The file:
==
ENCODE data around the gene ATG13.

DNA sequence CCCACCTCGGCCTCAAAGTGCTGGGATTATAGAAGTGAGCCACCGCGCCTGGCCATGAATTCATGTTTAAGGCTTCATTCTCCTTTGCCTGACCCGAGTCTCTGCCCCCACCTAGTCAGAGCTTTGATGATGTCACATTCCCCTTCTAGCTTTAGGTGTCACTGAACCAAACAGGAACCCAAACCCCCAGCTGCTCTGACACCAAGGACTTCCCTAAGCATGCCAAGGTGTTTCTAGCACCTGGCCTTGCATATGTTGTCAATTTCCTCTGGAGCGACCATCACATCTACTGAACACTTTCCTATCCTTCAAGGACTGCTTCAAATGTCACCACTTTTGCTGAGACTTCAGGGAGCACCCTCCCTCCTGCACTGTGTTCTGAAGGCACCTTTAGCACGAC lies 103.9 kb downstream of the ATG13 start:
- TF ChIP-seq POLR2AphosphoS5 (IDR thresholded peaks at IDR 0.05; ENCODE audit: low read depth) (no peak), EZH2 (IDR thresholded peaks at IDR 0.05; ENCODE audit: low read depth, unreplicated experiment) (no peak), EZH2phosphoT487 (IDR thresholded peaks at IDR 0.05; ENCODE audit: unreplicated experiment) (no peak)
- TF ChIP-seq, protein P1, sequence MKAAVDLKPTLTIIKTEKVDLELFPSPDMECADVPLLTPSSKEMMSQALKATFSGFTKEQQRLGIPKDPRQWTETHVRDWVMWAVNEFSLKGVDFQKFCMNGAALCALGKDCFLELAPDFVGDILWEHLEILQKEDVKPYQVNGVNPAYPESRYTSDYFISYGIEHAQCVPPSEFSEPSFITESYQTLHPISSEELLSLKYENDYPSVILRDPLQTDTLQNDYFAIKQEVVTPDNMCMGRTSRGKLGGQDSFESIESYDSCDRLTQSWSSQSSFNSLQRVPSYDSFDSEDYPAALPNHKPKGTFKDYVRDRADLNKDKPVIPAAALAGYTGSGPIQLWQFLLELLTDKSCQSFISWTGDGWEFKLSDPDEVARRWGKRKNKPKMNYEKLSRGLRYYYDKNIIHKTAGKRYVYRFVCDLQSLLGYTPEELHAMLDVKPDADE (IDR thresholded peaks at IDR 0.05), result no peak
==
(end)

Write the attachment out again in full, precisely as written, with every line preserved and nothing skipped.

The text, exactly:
ENCODE data around the gene ATG13.

DNA sequence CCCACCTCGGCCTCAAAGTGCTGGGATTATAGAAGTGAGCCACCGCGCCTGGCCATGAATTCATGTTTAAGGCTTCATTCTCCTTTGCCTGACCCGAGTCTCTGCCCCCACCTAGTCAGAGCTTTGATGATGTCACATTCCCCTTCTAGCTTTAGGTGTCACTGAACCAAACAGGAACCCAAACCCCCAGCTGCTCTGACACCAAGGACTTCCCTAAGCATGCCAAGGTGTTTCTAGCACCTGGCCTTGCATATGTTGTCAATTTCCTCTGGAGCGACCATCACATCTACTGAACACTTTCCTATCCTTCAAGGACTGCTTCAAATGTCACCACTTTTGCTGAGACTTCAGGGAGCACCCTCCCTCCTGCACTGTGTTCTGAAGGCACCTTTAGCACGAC lies 103.9 kb downstream of the ATG13 start:
- TF ChIP-seq POLR2AphosphoS5 (IDR thresholded peaks at IDR 0.05; ENCODE audit: low read depth) (no peak), EZH2 (IDR thresholded peaks at IDR 0.05; ENCODE audit: low read depth, unreplicated experiment) (no peak), EZH2phosphoT487 (IDR thresholded peaks at IDR 0.05; ENCODE audit: unreplicated experiment) (no peak)
- TF ChIP-seq, protein P1, sequence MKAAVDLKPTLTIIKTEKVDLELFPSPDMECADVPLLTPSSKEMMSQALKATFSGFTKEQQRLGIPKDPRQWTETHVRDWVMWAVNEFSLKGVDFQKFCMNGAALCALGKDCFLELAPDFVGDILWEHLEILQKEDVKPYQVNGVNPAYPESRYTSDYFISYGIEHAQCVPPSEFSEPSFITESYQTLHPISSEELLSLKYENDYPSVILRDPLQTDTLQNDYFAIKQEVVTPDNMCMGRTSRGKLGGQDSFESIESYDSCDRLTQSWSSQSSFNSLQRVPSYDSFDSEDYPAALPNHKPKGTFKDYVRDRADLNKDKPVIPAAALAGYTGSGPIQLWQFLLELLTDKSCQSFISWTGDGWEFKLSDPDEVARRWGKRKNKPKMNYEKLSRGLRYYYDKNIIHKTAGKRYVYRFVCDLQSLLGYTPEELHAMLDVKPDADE (IDR thresholded peaks at IDR 0.05), result no peak